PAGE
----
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An impact driver is a manual or power tool that delivers a strong, sudden rotational and downward force. In conjunction with toughened screwdriver bits and socket sets, they are often used by mechanics to loosen larger screws (bolts) and nuts that are corrosively "frozen" or over-torqued. The direction can also be reversed for situations where screws have to be tightened with torque greater than a screwdriver can reasonably provide.
Manual impact drivers consist of a heavy outer sleeve that surrounds an inner core that is splined to it. The spline is curved so that when the user strikes the outer sleeve with a hammer, its downward force works on the spline to produce turning force on the core and any socket or work bit attached to it. The tool translates the heavy rotational inertia of the sleeve to the lighter core to generate large amounts of torque. At the same time, the striking blow from the hammer forces the impact driver down into the screw reducing or eliminating cam out. This attribute is most beneficial for Phillips screws which normally cam out as part of their design. It is also excellent for use with the Robertson square socket head screws that are in common use in Canada. It is less beneficial for slot head screws and is not beneficial at all for most other types.
Powered impact drivers use a motor or compressed air to rapidly and repeatedly deliver rotational and impact forces, providing considerable speed and productivity advantages. They are often used in construction and manufacturing to replace screwdrivers where speed and operator fatigue are significant issues. In some situations however, this type falls short since current designs cannot deliver as much downward blow as a manual unit. This can be especially true on very stubbornly stuck fasteners, or screws (particularly Phillips) with damaged/'"stripped" head slots.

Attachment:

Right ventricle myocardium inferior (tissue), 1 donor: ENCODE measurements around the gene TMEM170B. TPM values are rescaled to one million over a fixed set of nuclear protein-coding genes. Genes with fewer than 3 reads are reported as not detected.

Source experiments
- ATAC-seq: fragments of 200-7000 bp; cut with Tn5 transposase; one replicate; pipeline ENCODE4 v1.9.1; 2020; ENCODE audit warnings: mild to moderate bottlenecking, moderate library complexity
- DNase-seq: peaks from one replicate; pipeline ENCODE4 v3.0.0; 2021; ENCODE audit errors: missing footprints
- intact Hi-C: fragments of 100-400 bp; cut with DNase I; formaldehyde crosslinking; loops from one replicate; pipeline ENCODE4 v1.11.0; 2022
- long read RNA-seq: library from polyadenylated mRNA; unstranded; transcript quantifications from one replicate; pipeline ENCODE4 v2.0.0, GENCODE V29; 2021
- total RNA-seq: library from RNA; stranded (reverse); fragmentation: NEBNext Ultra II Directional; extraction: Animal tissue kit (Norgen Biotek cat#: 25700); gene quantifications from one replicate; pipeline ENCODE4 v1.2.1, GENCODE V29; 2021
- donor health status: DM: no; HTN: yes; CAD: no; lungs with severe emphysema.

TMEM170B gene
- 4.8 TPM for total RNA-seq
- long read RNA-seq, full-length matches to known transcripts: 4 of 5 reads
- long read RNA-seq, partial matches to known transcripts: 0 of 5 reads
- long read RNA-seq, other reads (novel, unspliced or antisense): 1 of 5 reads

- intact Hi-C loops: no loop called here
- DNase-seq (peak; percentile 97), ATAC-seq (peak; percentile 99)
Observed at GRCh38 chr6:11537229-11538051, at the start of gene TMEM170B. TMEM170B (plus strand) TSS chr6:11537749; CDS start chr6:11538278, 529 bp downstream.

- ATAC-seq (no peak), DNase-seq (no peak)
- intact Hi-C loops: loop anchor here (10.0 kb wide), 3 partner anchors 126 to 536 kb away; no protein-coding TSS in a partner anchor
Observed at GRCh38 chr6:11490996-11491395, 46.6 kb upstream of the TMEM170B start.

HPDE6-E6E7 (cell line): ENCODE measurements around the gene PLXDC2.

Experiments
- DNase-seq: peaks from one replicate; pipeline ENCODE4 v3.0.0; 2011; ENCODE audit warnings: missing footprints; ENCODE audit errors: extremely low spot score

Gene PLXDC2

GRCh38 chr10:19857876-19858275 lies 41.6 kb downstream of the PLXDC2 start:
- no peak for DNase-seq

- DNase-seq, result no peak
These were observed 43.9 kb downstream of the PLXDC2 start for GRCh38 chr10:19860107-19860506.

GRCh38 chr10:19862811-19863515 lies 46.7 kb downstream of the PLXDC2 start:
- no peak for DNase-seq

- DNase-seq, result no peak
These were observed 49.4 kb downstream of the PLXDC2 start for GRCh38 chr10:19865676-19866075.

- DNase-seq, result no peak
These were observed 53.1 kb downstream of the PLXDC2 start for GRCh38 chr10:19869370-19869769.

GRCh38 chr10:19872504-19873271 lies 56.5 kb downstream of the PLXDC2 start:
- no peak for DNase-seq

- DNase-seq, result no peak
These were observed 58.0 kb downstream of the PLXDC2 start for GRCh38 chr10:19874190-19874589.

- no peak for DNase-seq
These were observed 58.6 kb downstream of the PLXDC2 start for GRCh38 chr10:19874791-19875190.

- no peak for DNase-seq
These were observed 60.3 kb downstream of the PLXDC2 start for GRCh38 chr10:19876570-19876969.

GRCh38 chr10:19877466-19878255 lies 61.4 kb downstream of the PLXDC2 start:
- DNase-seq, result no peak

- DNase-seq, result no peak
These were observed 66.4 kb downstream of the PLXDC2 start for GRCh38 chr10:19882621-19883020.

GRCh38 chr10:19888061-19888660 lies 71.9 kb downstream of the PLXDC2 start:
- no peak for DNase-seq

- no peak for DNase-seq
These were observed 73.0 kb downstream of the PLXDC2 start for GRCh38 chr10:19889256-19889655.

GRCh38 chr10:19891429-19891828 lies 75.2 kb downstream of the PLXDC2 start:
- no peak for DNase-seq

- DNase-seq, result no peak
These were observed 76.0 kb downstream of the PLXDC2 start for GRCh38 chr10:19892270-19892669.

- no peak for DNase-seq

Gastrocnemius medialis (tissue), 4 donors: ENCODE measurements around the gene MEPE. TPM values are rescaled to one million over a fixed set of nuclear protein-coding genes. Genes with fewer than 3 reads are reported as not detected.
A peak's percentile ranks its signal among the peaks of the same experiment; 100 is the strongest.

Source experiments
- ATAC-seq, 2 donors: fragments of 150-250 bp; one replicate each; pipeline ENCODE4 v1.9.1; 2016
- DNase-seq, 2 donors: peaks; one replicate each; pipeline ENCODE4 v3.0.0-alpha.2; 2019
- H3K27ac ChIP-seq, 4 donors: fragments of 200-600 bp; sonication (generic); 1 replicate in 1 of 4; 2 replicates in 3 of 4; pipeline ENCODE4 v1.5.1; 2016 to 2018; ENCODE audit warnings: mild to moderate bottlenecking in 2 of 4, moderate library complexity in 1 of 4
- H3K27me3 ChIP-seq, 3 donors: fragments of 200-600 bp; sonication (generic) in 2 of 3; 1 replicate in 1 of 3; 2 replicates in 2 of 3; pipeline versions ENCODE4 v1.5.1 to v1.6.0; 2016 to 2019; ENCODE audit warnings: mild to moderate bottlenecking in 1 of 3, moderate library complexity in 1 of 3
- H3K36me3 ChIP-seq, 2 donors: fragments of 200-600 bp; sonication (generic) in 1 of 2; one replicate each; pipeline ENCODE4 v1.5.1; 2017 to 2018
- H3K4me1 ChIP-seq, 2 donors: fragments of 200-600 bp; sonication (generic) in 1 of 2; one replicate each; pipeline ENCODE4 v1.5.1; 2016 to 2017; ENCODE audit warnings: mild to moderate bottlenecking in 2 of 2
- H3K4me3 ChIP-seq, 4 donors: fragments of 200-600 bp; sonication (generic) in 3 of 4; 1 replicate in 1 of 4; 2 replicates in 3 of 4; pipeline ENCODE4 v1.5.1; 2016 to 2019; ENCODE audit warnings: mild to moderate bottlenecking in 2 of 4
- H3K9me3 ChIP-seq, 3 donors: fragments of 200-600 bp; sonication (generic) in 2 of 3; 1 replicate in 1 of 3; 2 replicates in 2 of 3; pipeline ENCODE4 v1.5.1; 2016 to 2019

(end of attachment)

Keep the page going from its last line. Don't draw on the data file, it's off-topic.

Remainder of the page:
These are not to be confused with the impact wrench, which is a tool powered by a motor or compressed air, with a similar name and function. These also use a rotary hammering action to apply torque to fasteners. The difference is that impact wrenches do not provide the downward force and the related additional engagement that impact drivers offer as mentioned above; otherwise the two tools operate in essentially the same fashion mechanically. However, while there is considerable functional overlap, they are not interchangeable; each is particularly well-suited to certain tasks for which the other would be a poor choice.
- Mayer, Paul (27 December 2010). "Do I Really Need an Impact Driver?". Woodworkers Guild of America. Archived from the original on 17 October 2012. Retrieved 17 October 2012. "An impact driver combines much higher rotational torque than traditional drills, with fast paced rotational tapping (not to be confused with hammer drills with deliver tapping from the rear to help power through concrete and other hard materials) which serves to nudge the fastener along while keeping the screw tip in place without spinning out of the slots."
- "Canadian Inventions – The Robertson Screwdriver System (Peter Robertson)". "Millions of craft workers are thankful to Canadian Peter Robertson for inventing the square-head screw that bears his name. The Robertson screw represented a significant advance in the history of fasteners for two practical reasons: it is self-centering (that is, the screw is almost impossible to be driven off-centre because of the indented squared notch into which the screwdriver fits snugly) and the screw can be driven with only one hand."